Russia’s Power of Siberia 2 pivot raises questions

Developments are underway that will likely see more energy tie-ups between Russia and China including the Power of Siberia 2 pipeline, however closer association could present new problems as Russia seeks to pivot away from Western influences.

Russian energy minister Alexander Novak said on state television last month that its Nord Stream 2 pipeline will be “replaced by an alternative gas pipeline” to China, referring to the Power of Siberia 2 pipeline (POS2). He added that it’s something Moscow and Beijing have discussed for several years.

Russia and China could soon sign a deal to deliver 50 bcm of gas per year via the proposed pipeline, Novak said.

Gazprom’s Nord Stream 2 pipeline has been caught in the ongoing geopolitical standoff between Russia and the West. Completed last September, it consists of two lines, and would double total Nord Stream capacity from 55 bcm to some 110 bcm per year.

Germany suspended the pipeline’s certification following Russia’s invasion of Ukraine in February, and it’s not likely to be commissioned in the foreseeable future, at least until the war comes to an end and repairs are made.

Novak’s remarks also come as controversy over the Nord Stream 1 pipeline continues. Flows from the pipeline that runs from Russian gas fields, under the Baltic Sea, into Germany, were initially trimmed, then cut again and finally reduced to zero in August.

Several pipeline explosions on September 26, which the West claims were an act of sabotage,  along with subsequent leaks, indefinitely put the pipeline out of action. Explosions also hit part of Nord Stream 2.

Before the disruptions, EU members relied on Russian gas supply for around 45% of its gas needs, with Germany, the bloc’s largest economy, relying on Russian gas for as much as 55% of its usage.

Now, Russia wants to export more gas to Asia and particularly China to offset the losses.

Sino-Russian energy geopolitics

Russia’s first gas pipeline into China, the $400 billion Power of Siberia 1 (POS1), some 2253 km in length, became operational in December 2019.

It supplied 11 bcm of gas to China last year and will reach full capacity of 38 bcm by 2025. POS1 gas will displace coal in China’s northwest region in the long-term, according to a US Congressional Research Service report, helping Beijing’s coal to gas pivot as it seeks to bring the country’s total carbon emissions to peak by 2030, while trying to reach its net-zero goal by 2060.

Similar geopolitical dynamics that are currently underway in Europe also set the backdrop of the POS1 pipeline. Pressure from Western sanctions on Russia during its first invasion of Ukraine in February and March 2014, along with its annexation of Crimea, forced it to open a new market for gas.

Russia and China had been talking for several decades about a gas pipeline prior to signing the POS1 deal in May 2014 but had continually failed to reach a pricing agreement.

The agreement raised security concerns in Washington and Brussels over how a new Sino-Russian energy and geopolitical alliance could play out.

However, Power of Siberia 2 is also raising questions, especially about what it would mean for Europe and Asia, which over the past year have seen supply and pricing dynamics become more closely aligned.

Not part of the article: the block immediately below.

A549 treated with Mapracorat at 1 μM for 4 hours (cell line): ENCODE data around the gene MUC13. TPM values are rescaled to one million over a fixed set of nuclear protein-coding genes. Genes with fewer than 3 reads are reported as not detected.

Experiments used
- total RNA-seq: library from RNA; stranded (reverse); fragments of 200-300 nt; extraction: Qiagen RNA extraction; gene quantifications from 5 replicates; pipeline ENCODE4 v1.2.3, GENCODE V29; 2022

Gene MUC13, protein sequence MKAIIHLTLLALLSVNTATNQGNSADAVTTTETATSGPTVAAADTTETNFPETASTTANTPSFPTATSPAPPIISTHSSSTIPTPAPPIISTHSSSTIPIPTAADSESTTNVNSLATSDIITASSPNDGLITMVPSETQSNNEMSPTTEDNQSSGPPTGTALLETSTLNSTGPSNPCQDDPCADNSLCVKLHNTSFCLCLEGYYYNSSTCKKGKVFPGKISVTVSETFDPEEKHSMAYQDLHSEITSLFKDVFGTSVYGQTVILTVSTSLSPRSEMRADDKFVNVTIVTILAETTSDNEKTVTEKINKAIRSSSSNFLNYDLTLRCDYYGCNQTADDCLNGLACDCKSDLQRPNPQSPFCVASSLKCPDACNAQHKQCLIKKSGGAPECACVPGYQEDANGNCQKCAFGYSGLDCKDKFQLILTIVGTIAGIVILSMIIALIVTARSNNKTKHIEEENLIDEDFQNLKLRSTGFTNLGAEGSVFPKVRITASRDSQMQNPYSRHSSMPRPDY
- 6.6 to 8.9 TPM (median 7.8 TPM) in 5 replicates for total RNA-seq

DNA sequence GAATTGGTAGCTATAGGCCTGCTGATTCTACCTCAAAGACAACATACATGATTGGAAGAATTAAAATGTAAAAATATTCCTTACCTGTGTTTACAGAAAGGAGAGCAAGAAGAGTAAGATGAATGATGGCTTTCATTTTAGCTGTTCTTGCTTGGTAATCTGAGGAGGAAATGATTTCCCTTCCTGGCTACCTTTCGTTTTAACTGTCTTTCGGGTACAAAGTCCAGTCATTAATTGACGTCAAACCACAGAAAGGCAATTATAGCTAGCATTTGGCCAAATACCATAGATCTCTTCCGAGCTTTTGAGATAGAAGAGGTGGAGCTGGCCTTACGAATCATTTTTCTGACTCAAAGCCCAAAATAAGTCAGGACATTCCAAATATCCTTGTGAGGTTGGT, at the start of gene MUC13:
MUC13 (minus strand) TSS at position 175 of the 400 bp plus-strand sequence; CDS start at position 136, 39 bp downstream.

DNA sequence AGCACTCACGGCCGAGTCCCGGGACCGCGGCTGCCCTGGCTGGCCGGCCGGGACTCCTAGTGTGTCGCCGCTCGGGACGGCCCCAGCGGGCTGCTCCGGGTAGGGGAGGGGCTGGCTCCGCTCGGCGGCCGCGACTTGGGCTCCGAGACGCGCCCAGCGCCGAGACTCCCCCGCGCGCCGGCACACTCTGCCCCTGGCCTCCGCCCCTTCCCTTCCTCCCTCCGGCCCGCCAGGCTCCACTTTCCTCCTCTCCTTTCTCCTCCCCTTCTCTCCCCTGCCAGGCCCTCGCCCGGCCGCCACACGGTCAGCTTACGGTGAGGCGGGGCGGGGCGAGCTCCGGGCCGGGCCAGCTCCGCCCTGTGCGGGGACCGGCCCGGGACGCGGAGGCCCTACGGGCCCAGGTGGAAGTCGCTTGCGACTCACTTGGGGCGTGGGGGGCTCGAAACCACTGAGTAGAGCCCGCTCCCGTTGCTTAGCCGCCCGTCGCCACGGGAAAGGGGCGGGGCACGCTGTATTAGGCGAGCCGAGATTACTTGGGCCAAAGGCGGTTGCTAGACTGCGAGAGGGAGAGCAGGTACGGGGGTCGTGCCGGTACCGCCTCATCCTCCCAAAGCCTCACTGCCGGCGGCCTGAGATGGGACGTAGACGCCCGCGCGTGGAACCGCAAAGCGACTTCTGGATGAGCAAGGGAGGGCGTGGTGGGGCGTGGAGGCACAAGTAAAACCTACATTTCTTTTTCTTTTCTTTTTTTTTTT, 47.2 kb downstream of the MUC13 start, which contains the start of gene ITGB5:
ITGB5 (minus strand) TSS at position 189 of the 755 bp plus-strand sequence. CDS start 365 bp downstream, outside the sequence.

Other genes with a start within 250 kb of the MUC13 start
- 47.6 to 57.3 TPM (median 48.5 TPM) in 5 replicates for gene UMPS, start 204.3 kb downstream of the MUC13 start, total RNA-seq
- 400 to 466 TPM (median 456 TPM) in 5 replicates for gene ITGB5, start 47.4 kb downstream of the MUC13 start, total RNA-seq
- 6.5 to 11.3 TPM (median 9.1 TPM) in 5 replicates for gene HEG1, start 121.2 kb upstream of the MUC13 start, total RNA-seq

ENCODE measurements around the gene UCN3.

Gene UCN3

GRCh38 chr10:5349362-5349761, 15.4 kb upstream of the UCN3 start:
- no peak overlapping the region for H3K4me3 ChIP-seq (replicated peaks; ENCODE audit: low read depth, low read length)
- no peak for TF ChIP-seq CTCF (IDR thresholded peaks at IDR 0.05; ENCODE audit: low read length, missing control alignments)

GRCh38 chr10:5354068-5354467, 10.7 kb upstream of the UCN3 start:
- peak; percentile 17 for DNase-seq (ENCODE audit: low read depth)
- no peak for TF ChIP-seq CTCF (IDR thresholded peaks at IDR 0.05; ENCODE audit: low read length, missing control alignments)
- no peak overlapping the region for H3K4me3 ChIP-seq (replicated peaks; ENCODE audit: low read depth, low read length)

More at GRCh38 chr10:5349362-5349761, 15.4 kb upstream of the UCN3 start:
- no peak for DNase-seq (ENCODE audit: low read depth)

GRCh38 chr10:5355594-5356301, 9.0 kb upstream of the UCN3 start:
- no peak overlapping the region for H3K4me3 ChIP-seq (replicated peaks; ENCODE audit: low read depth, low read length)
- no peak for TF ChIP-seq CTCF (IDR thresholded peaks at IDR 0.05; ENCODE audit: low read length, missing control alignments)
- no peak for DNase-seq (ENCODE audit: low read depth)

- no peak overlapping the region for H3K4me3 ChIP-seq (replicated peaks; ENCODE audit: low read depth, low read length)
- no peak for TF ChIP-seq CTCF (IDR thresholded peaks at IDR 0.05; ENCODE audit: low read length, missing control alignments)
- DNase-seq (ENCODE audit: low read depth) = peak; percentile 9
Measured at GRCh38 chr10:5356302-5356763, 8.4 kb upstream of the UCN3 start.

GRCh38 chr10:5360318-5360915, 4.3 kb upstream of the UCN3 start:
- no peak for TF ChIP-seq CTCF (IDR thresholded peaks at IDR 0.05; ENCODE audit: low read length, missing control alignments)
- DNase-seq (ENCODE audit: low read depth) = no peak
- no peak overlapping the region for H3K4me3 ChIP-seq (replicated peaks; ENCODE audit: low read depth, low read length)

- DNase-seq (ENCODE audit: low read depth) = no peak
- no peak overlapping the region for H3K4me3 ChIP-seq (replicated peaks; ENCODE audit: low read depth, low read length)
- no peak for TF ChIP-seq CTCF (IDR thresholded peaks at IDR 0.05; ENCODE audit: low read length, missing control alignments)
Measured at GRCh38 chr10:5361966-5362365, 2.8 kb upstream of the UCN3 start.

Extra Russian gas will also see China become a more robust secondary LNG trader as it procures the fuel at discounted prices with the ability to re-sell on the spot market at much higher rates – a practice that its state-run energy firms and utilities already engaged in for much of the year as it sent volumes to gas-starved Europe.

At first blush, it seems that increased energy supply cooperation between Russia and China is mutually beneficial for both countries. Russia, for its part, further diversifies its gas exports amid a changing landscape with Europe, while China adds more gas to its energy supply mix and also strengthens its strategic relationship with a growing ally that will help its hegemony pursuits in the Asia-Pacific region.

Limits on cooperation

However, it has to be asked if it’s the right move for both countries at the current time and who holds the advantage.

James Waddell, an analyst at Energy Aspects told Gas Outlook that “China will again have a very advantageous position in negotiating future gas deals with Russia given the lack of alternative buyers.”

“This was also the case in 2014 when negotiations started over building the POS1 pipeline following Russia’s first invasion of Ukraine,” he said, adding that the most likely gas projects to get sponsored by China will be pipeline projects for direct delivery, including Sakhlalin-Vladivostock (around 2026) and POS2 (around 2029).

He added a cautionary note for China however, stating that Beijing will not want to become overly reliant on Russia as a single source of gas supply so there will be limits on this cooperation.

“China will also not want to face competition from international buyers for Russian gas and this makes sponsoring Russia’s LNG ambitions less attractive,” he said.

​A Center for Strategic Studies (CSIS) report from May concurs. “Power of Siberia 2 is the most coveted prize for Russian energy strategists,” it says, while “the main idea is to link the [Russian] fields in West Siberia, which now supply Europe, with Asia, while POS2 would allow it to arbitrage between European and Asian markets.”

“China holds all of the cards in the negotiations,” it adds, and “like the first POS line, China will drive a hard bargain, mainly due to Russian desperation.”

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